Each diamond is unique and is a miracle of time, place, and change. In order to establish a diamond’s value, specific qualities must be taken into consideration.
Until the middle of the twentieth century, there was no agreed-upon standard by which diamonds could be judged. The Gemological Institute of America (GIA), is a nonprofit institute dedicated to research and education in the field of gemology and the jewelry arts. Founded in 1931, their mission is to protect all buyers and sellers of gemstones by setting and maintaining the standards used to evaluate gemstone quality. In the 1950’s, GIA created the first, now globally, accepted standard for describing diamonds: Diamond 4Cs and the International Diamond Grading System™.
Today, the 4Cs of diamond quality is the universal method for accessing the value of any diamond, anywhere in the world. The creation of the diamond 4Cs meant two very important things: diamond quality could be communicated in a universal language, and diamond customers could now know exactly what they were about to purchase.
It’s time to learn vocabulary that is used daily when it comes to understanding diamonds.
Color is a measure of how much color (e.g., yellow, brown, etc) is present in the diamond. More desirable stones are colorless, aka void of any color; they're also rarer and therefore more valuable (and pricey). The goal is to purchase a diamond that is almost perfectly clear or at least to the naked eye. At Polacheck’s Jewelers, our standards of color are very high, and we typically carry diamonds within the D – J range on the GIA color grading scale.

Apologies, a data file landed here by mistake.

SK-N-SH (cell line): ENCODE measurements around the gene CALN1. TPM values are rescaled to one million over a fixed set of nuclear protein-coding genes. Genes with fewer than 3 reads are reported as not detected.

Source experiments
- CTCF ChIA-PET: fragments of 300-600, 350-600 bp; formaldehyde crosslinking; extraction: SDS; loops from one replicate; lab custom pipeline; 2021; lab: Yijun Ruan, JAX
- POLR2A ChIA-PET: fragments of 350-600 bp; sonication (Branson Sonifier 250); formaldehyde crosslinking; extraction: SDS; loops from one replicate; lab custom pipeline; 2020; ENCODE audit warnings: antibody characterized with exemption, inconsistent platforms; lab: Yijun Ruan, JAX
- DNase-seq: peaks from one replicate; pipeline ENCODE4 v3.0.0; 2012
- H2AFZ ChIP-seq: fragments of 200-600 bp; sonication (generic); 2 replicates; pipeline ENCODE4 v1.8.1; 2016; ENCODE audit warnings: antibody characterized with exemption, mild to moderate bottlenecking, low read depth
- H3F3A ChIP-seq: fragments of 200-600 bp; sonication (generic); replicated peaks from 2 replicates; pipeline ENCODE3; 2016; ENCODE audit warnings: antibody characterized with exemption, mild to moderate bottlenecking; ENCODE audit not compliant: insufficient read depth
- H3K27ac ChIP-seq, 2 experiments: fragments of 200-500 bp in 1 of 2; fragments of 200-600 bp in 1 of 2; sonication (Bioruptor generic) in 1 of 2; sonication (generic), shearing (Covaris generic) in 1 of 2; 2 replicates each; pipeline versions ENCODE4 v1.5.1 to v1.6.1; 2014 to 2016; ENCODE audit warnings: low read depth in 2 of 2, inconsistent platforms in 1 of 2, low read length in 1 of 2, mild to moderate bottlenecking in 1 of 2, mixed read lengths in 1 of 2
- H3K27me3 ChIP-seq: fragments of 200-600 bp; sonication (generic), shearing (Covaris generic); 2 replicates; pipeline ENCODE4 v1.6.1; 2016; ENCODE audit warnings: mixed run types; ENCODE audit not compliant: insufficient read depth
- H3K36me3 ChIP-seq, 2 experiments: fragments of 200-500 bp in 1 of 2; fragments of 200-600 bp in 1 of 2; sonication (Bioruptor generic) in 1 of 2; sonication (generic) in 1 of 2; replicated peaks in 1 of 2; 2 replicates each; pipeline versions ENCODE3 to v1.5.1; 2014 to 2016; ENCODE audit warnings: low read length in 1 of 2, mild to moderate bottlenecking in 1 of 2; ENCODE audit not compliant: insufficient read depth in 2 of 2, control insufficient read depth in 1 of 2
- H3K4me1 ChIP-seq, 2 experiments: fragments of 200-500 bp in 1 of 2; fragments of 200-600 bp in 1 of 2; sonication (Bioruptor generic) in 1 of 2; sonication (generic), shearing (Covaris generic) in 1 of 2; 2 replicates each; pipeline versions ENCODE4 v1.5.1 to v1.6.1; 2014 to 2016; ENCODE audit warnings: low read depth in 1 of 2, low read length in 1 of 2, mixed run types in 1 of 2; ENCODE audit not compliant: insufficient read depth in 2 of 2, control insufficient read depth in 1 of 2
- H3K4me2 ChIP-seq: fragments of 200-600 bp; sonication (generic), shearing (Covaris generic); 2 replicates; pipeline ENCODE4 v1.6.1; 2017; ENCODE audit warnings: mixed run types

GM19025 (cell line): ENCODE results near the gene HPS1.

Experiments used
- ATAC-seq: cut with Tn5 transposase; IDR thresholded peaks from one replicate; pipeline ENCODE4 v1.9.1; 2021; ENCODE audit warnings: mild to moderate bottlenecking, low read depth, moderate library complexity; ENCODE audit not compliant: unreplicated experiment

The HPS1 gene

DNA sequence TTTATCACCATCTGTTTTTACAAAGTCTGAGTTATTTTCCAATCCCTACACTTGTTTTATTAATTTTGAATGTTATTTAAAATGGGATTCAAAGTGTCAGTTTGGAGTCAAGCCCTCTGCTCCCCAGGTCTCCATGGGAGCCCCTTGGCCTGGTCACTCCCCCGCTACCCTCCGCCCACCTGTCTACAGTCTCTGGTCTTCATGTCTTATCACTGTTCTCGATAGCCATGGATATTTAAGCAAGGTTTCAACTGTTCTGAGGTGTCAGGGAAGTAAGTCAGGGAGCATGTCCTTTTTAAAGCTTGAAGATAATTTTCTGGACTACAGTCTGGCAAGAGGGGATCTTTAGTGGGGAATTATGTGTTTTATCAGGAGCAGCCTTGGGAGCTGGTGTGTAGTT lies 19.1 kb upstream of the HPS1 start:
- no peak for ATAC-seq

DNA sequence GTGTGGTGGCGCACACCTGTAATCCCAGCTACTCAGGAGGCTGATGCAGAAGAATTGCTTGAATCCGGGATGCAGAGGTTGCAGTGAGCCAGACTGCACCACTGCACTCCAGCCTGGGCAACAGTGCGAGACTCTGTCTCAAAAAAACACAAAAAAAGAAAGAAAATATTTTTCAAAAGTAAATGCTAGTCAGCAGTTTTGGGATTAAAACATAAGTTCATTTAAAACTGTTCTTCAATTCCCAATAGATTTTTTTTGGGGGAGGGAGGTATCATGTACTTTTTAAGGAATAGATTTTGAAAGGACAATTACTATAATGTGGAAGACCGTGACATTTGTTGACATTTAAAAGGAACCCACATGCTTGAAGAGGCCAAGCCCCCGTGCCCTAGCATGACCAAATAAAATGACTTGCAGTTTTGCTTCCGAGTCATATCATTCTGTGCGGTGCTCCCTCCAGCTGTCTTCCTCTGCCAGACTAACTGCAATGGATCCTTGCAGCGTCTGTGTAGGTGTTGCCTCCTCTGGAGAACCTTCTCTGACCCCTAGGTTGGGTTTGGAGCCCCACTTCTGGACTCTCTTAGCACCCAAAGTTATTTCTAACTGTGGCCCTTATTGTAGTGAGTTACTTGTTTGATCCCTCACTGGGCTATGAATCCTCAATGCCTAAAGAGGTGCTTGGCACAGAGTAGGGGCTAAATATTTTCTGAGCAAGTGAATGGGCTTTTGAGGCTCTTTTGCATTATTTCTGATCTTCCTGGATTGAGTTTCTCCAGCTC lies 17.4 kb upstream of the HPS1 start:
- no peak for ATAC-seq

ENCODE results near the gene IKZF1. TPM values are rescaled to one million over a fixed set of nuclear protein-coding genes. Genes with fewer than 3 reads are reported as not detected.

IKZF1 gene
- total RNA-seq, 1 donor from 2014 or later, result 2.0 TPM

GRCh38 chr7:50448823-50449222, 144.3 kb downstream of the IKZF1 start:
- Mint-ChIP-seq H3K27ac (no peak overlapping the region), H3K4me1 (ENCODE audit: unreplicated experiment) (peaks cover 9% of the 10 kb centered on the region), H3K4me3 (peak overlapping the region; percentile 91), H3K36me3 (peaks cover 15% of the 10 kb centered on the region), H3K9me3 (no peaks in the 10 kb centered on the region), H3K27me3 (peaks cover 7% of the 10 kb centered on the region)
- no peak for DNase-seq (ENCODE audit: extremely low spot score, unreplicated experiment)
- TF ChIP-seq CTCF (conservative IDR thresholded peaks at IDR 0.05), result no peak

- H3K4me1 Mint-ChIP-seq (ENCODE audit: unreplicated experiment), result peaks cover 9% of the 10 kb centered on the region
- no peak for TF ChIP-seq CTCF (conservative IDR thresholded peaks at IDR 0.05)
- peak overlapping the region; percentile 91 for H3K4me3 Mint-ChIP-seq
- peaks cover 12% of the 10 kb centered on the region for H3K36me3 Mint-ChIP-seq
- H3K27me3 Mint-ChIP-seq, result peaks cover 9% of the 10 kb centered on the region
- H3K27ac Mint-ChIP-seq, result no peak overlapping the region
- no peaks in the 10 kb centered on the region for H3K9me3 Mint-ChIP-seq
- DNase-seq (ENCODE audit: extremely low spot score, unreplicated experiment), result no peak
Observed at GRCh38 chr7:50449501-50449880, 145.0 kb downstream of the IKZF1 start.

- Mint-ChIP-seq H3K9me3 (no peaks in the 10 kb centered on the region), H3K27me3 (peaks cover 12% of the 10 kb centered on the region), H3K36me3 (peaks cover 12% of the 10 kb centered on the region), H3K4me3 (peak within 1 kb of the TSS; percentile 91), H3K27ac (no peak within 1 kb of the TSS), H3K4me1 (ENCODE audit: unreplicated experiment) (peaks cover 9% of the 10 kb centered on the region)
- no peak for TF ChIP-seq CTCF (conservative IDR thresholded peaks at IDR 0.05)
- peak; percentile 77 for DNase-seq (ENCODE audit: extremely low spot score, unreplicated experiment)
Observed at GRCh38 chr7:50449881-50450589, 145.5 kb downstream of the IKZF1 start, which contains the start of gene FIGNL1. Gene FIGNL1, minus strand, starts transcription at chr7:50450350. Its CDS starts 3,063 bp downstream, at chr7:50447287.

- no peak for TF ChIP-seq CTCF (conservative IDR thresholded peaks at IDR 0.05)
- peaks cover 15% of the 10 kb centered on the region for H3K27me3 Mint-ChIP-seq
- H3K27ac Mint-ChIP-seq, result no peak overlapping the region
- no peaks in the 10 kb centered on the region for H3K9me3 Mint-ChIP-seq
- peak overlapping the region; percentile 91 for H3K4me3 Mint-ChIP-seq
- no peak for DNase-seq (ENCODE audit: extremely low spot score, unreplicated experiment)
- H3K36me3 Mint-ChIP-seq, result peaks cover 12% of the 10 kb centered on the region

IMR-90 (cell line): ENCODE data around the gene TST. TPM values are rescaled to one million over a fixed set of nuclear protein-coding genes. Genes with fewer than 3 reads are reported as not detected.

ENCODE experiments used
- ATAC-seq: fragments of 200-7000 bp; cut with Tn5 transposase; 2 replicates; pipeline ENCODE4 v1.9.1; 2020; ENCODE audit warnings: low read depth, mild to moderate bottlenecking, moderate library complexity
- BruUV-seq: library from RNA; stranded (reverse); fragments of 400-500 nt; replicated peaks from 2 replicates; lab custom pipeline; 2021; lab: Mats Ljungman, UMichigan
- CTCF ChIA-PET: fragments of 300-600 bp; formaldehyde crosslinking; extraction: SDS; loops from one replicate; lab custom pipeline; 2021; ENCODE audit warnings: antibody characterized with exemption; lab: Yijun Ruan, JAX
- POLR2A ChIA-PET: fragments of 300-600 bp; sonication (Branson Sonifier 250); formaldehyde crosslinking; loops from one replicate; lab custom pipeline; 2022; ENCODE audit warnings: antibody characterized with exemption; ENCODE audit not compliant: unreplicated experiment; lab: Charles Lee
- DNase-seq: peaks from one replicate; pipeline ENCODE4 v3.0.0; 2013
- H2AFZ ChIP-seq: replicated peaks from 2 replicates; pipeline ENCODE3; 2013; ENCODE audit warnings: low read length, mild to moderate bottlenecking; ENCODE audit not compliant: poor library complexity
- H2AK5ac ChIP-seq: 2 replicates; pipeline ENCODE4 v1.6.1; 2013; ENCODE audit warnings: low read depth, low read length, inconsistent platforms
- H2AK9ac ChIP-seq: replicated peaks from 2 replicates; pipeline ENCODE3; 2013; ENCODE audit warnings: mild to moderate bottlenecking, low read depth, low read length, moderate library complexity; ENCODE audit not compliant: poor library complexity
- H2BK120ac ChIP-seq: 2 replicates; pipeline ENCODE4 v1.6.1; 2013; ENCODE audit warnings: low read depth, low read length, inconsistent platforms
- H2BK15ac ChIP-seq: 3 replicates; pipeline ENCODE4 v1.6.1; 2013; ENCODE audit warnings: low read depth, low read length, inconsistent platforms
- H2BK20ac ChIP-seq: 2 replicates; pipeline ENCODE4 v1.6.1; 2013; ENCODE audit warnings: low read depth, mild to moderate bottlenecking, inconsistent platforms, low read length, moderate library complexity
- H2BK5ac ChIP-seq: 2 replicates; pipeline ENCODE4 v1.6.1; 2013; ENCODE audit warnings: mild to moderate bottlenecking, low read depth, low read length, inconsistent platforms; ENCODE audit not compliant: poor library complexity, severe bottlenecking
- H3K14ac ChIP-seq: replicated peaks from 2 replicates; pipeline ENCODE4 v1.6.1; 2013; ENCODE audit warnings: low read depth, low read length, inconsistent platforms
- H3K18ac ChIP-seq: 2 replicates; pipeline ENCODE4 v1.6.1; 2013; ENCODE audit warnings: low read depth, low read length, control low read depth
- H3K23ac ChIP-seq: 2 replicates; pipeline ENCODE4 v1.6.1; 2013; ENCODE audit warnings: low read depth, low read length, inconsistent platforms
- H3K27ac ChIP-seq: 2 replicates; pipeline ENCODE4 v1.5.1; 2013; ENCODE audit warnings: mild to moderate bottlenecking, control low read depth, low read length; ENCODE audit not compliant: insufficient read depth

The difference between each color grading is very slight to the unaided eye, and a well-cut diamond can appear to have less color than it actually does.
A well-cut diamond acts as a prism, splitting white light into a brilliant rainbow of colors. If a diamond is cut well, the angles are positioned just right so that light enters and leaves the diamond in the most brilliant way. The better the cut means more sparkle. To us, it's one of the most important factors when considering any stone. When stones are cut too deep or too shallow to maximize size, the diamond is less sparkly and can often look dull.
Some experts believe cut has the biggest impact on a diamond's beauty. Cut reflects the quality of a stone's proportions, symmetry and polish, which combine to create the ideal combination of light return, sparkle and fire-of course, there is no single ideal set of proportions, but certain minimum standards of excellence regarding a stone's roundness, depth, width, uniformity of facets and quality of finish are considered when assigning a cut grade. The GIA diamond cut grading system ranks cut for round brilliant diamonds (the most common cut) on the following scale: "excellent," "very good," "good," "fair" and "poor."
The clarity of a diamond describes the inherent imperfections or flaws of the stone. These different flaws can be things such as dark spots, feathery cracks, or white points in the loose diamond. While flawless diamonds are the rarest, a diamond does not have to be flawless in order to be stunning. A lot of times these flaws are almost impossible to see with the naked eye.
Here is the GIA's clarity scale for evaluating diamonds:
Carat is the measure of a diamond’s weight, not size. Two 1-carat diamonds can look very different based on the cut of the stones. Diamond cutters are given the opportunity to cut a diamond as big as they can to maximize weight or as beautiful as they can to maximize performance. The trick is to find the right balance of carat weight and cut. For example, a 1ct and a 3ct diamond can look exactly the same from the top.
Although diamonds are graded by very strict standards, each one is unique, and the only way to truly compare two stones is to look at them side by side.